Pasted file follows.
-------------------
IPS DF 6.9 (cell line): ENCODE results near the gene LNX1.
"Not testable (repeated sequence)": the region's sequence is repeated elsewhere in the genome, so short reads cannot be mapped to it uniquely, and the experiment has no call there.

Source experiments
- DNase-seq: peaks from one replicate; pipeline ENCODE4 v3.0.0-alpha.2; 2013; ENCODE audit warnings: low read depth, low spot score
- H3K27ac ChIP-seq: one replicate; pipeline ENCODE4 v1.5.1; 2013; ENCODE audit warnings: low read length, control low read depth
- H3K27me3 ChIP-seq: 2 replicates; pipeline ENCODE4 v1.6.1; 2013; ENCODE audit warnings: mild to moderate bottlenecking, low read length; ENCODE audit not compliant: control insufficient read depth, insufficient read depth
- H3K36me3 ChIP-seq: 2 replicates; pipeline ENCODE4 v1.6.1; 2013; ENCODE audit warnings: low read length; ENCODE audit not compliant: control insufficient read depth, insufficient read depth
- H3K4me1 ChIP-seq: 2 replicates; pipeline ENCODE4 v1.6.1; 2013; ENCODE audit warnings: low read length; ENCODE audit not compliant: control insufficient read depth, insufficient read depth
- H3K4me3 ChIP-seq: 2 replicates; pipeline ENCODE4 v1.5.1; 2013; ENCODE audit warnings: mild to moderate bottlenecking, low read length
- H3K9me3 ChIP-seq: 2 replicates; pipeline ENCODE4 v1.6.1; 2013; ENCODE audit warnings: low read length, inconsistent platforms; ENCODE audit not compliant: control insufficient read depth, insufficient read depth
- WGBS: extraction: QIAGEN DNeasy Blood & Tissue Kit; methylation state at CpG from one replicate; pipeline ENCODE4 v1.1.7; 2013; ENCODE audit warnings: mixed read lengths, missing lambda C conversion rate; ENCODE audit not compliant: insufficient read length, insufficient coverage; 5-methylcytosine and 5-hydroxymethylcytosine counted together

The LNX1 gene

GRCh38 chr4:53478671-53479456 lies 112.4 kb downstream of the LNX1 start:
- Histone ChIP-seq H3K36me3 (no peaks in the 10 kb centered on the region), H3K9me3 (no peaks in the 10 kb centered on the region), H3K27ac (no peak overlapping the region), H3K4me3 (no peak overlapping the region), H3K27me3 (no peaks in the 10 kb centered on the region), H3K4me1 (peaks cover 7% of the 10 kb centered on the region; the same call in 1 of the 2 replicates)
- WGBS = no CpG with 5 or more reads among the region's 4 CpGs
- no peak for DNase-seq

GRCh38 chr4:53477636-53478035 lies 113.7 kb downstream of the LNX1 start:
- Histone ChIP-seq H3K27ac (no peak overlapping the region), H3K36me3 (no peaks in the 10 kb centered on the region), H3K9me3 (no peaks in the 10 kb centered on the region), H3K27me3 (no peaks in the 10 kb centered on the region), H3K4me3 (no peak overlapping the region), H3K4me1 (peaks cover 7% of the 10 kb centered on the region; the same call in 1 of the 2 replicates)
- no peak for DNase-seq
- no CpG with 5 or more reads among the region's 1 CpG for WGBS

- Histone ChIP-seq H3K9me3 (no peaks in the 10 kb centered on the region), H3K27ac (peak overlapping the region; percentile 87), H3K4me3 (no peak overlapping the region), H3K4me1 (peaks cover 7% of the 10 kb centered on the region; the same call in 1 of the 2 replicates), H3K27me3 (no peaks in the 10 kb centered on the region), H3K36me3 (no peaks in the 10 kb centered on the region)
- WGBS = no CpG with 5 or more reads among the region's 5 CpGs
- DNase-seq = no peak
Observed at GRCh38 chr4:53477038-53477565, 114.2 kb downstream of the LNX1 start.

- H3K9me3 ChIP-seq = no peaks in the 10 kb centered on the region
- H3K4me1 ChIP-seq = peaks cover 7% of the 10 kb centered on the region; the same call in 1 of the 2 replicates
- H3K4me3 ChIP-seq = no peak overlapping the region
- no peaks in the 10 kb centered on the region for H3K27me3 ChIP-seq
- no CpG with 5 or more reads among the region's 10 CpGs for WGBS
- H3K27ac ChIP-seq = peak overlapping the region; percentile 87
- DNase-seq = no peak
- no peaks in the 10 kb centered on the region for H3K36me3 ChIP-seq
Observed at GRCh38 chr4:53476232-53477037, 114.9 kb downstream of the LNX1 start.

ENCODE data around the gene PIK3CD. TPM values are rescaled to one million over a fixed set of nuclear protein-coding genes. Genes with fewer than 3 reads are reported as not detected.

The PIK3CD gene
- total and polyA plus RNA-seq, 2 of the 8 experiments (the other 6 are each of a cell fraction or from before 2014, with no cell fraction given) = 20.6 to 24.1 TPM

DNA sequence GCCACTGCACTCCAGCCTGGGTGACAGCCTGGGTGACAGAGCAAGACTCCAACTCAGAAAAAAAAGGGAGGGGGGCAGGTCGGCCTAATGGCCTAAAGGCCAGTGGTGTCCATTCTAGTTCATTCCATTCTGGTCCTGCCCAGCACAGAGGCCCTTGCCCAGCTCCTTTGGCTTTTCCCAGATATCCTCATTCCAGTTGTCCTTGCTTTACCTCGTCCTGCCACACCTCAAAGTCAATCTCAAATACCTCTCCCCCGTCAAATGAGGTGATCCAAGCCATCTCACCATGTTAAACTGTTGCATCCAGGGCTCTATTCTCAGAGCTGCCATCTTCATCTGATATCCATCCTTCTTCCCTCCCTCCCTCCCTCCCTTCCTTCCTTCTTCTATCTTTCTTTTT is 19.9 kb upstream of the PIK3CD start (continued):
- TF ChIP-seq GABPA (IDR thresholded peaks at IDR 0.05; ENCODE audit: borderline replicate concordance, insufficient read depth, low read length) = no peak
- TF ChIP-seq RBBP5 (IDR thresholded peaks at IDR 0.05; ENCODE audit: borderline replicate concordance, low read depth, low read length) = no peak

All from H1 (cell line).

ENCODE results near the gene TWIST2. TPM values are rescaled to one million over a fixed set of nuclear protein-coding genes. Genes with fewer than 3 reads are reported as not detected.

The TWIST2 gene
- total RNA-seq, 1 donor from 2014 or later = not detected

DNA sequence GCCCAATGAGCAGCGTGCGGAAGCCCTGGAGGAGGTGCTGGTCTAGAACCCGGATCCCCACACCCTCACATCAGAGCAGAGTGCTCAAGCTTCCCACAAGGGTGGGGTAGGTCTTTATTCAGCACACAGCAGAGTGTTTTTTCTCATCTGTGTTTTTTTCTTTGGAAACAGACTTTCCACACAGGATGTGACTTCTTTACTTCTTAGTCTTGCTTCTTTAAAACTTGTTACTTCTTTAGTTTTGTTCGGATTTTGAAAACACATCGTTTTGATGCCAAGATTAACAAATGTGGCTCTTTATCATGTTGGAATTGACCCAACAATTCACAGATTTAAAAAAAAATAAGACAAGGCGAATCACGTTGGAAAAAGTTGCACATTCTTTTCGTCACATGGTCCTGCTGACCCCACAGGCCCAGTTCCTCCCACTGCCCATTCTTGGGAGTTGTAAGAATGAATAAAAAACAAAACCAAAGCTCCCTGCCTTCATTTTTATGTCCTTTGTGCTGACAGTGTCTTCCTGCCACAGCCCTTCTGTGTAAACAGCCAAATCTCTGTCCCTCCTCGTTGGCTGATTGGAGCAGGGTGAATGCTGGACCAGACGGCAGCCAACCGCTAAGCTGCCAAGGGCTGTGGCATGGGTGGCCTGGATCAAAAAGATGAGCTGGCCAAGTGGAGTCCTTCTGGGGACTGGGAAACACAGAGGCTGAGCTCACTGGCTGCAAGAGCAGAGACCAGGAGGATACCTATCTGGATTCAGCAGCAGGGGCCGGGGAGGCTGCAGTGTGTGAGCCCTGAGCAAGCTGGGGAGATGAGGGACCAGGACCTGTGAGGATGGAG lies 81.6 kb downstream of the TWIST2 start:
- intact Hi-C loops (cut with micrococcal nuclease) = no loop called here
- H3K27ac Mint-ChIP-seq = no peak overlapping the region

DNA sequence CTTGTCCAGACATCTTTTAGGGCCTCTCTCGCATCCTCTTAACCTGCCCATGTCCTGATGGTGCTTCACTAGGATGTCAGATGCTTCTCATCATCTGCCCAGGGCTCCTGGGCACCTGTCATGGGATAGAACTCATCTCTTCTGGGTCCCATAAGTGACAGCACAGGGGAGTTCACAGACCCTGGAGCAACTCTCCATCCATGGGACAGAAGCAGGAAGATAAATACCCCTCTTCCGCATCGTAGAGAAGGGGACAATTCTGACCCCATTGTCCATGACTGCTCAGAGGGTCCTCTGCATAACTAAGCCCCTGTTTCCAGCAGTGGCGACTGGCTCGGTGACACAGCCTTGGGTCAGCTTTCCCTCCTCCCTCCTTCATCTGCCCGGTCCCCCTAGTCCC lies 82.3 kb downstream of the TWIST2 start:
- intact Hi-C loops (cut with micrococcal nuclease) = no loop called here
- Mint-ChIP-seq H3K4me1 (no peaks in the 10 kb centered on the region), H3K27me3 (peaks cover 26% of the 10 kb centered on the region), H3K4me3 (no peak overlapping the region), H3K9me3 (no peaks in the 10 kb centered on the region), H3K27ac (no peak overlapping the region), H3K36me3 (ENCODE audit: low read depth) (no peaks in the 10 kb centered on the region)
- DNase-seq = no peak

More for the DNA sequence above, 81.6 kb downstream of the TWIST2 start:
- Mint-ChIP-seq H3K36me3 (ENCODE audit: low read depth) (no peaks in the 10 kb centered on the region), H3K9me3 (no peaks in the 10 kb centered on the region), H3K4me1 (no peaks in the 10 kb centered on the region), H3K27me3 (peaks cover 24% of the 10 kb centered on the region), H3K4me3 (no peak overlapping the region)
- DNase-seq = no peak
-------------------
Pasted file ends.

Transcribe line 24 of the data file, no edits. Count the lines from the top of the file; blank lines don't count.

Observed at GRCh38 chr4:53477038-53477565, 114.2 kb downstream of the LNX1 start.